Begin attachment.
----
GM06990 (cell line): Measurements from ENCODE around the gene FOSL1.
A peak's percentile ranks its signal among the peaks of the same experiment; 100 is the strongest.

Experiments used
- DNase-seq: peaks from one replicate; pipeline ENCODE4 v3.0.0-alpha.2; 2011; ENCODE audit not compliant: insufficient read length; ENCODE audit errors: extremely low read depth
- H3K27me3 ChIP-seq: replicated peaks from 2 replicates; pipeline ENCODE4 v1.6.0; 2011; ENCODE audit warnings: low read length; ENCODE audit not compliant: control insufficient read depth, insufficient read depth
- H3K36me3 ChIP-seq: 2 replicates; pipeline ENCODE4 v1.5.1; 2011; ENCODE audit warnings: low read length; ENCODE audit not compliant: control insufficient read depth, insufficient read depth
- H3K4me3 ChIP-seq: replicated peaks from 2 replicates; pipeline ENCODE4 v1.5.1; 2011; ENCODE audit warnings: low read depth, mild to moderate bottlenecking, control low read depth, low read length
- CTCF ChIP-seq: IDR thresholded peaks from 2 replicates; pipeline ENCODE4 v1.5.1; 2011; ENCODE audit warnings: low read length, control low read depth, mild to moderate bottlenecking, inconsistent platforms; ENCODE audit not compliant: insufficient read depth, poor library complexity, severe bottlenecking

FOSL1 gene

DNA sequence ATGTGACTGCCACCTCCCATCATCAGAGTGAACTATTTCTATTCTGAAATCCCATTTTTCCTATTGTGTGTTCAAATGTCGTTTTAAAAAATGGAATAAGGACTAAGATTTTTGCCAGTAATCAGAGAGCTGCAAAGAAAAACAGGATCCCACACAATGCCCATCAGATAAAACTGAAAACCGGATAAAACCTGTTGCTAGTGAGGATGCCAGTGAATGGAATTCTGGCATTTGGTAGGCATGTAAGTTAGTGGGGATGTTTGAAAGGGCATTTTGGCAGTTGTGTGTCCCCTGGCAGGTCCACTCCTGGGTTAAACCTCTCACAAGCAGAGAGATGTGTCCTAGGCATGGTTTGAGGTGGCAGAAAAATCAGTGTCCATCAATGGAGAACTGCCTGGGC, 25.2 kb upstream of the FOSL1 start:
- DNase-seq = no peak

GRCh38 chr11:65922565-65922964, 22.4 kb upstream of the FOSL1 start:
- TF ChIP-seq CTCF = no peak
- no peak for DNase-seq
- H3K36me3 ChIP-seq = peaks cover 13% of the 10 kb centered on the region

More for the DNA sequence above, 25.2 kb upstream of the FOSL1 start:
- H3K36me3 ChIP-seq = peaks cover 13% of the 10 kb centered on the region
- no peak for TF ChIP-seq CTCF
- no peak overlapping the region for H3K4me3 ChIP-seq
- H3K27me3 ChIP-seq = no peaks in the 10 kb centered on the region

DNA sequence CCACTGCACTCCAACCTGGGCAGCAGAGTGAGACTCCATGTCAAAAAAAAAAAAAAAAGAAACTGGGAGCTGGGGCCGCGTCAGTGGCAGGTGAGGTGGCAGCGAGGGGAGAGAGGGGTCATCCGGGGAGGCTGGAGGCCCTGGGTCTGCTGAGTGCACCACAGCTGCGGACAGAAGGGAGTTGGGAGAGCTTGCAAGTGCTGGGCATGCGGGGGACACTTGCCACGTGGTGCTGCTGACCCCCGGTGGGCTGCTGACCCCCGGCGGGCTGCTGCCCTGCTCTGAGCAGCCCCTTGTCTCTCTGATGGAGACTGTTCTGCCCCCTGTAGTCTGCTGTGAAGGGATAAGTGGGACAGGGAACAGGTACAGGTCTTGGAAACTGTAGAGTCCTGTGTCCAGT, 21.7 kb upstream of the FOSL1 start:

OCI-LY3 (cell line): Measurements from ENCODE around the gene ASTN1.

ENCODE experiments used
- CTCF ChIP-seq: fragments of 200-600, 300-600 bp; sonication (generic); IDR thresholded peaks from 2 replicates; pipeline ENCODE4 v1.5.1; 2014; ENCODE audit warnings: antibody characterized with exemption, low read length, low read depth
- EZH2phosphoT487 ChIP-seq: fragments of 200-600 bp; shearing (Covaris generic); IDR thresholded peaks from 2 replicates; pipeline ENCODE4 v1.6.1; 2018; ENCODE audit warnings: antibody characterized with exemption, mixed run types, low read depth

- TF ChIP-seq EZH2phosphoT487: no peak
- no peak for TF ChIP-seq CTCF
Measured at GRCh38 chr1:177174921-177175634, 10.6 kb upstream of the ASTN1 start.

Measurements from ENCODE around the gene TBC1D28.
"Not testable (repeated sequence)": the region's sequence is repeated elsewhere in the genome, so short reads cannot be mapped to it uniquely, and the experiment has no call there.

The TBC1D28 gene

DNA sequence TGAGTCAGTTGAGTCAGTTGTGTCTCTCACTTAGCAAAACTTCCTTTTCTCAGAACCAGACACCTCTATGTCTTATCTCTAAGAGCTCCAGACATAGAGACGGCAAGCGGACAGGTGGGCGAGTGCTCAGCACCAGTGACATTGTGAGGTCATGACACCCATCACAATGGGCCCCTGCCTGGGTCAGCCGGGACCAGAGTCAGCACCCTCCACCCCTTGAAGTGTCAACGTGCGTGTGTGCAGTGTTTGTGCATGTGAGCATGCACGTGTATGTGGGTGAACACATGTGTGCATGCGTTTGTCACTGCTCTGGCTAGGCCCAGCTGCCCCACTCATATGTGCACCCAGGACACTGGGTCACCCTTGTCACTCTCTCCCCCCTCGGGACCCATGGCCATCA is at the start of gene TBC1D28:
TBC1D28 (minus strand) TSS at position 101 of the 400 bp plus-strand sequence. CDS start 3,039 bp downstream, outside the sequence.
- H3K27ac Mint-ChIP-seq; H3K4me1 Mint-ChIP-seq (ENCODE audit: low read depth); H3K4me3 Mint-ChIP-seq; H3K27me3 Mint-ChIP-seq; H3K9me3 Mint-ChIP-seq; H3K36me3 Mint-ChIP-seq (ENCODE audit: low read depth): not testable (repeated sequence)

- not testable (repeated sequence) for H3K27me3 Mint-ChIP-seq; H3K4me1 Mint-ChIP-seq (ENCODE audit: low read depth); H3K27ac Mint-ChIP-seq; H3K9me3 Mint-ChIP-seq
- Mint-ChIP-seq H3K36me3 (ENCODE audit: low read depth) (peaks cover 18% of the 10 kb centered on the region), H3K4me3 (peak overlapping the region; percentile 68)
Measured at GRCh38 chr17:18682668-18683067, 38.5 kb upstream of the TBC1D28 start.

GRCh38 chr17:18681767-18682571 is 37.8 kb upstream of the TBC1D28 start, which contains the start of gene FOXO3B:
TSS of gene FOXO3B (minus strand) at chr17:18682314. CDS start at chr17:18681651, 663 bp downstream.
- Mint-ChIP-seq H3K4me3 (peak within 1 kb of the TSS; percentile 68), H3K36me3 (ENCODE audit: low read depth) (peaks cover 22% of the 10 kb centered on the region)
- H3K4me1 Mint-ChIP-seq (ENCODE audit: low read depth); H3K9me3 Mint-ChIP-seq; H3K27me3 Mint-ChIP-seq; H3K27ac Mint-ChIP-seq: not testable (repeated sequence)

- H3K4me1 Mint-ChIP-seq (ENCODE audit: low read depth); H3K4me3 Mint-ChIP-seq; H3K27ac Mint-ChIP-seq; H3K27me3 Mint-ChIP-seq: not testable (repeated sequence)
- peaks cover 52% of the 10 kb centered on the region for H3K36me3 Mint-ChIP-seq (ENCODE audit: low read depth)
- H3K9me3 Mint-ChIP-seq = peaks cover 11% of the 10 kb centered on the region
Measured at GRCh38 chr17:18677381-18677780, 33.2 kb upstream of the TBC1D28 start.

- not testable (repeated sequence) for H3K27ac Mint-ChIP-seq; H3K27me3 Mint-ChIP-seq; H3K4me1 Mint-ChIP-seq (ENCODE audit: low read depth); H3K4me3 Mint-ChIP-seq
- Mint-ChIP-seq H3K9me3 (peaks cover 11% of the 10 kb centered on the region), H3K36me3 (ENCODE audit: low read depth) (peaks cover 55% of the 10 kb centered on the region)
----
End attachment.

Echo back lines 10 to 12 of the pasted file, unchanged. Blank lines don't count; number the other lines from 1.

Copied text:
DNA sequence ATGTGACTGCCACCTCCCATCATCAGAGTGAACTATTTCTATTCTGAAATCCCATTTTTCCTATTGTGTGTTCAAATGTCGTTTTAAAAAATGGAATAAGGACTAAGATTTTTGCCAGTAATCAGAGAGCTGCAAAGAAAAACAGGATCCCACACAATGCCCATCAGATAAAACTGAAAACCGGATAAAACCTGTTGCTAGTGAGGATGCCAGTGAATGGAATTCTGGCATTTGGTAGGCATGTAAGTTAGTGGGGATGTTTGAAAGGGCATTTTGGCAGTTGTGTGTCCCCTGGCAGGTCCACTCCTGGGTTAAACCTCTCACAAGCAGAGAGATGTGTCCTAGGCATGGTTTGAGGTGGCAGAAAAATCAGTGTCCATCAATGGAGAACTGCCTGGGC, 25.2 kb upstream of the FOSL1 start:
- DNase-seq = no peak

GRCh38 chr11:65922565-65922964, 22.4 kb upstream of the FOSL1 start: